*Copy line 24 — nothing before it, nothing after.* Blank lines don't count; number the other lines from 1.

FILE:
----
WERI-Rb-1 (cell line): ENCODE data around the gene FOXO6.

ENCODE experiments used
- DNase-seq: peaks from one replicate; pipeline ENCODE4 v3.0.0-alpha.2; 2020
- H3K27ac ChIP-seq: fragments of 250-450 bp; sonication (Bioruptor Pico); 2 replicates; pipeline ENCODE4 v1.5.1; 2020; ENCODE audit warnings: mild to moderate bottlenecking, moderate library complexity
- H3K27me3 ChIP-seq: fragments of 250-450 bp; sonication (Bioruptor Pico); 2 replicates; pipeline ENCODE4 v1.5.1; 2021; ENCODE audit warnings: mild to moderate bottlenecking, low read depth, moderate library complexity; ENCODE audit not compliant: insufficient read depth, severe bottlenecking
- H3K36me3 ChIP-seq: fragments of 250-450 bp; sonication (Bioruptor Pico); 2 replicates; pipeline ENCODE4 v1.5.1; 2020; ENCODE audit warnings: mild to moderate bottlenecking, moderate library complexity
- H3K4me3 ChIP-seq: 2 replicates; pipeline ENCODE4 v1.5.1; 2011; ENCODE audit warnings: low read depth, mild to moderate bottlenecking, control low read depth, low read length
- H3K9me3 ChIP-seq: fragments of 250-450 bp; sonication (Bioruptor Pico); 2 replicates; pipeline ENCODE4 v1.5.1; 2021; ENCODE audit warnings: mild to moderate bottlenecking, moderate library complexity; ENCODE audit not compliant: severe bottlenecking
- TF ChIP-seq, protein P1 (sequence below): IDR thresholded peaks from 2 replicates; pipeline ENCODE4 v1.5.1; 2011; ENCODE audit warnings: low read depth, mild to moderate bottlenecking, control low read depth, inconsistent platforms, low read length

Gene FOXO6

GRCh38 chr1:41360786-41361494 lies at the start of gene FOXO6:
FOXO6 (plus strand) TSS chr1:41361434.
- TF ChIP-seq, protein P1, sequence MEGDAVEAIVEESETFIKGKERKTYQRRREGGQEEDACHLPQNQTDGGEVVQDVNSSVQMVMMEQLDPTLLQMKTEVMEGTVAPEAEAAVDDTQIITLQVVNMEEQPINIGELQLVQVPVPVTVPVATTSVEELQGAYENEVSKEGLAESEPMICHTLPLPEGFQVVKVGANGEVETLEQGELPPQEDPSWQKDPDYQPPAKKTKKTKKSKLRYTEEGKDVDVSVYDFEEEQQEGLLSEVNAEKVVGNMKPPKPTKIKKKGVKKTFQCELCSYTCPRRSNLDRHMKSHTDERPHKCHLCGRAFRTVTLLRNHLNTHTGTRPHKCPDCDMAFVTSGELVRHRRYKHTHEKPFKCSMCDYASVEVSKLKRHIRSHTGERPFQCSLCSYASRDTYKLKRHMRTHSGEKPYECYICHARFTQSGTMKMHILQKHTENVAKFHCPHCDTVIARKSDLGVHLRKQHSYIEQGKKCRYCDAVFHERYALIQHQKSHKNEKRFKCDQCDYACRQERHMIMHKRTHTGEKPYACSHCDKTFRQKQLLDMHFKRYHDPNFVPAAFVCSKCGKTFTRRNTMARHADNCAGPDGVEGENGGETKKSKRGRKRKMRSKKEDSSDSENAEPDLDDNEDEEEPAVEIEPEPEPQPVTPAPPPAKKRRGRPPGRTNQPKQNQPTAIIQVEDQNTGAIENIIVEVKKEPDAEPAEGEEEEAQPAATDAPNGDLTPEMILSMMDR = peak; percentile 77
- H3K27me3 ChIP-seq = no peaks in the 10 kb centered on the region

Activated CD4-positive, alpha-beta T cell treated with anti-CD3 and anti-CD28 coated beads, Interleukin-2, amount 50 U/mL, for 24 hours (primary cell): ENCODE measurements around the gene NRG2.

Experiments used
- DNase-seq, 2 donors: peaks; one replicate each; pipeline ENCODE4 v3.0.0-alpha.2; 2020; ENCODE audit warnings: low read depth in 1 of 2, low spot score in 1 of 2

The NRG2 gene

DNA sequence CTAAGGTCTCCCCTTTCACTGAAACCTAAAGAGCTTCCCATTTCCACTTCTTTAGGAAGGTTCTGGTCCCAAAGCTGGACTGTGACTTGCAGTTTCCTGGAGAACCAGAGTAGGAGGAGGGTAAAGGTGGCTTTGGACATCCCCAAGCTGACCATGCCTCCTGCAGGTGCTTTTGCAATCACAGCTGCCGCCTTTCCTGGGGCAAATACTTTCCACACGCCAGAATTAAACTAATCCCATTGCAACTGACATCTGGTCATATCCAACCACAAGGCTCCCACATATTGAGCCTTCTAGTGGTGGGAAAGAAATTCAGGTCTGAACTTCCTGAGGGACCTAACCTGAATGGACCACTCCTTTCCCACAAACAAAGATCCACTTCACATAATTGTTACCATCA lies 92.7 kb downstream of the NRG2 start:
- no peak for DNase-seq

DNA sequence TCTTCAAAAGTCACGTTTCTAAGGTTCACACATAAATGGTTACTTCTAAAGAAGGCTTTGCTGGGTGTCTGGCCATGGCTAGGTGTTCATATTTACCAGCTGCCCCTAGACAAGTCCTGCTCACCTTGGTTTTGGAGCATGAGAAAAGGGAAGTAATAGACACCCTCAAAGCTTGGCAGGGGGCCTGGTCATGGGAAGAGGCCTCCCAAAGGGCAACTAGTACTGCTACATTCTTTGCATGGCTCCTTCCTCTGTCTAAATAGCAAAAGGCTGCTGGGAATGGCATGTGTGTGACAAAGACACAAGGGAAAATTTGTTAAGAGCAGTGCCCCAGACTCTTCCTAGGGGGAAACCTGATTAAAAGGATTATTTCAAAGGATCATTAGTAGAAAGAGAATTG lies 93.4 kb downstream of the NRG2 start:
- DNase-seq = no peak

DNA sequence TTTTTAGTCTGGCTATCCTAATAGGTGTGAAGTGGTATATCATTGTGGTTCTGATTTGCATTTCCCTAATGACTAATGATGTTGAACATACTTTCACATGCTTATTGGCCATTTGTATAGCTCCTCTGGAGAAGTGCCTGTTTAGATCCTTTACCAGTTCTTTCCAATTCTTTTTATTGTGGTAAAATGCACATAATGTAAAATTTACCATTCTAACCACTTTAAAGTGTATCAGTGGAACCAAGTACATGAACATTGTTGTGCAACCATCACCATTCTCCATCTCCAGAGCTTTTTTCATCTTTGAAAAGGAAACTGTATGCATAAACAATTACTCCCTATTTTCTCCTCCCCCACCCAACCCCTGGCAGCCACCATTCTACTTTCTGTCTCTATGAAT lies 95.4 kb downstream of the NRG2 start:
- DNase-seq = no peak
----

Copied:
- DNase-seq = no peak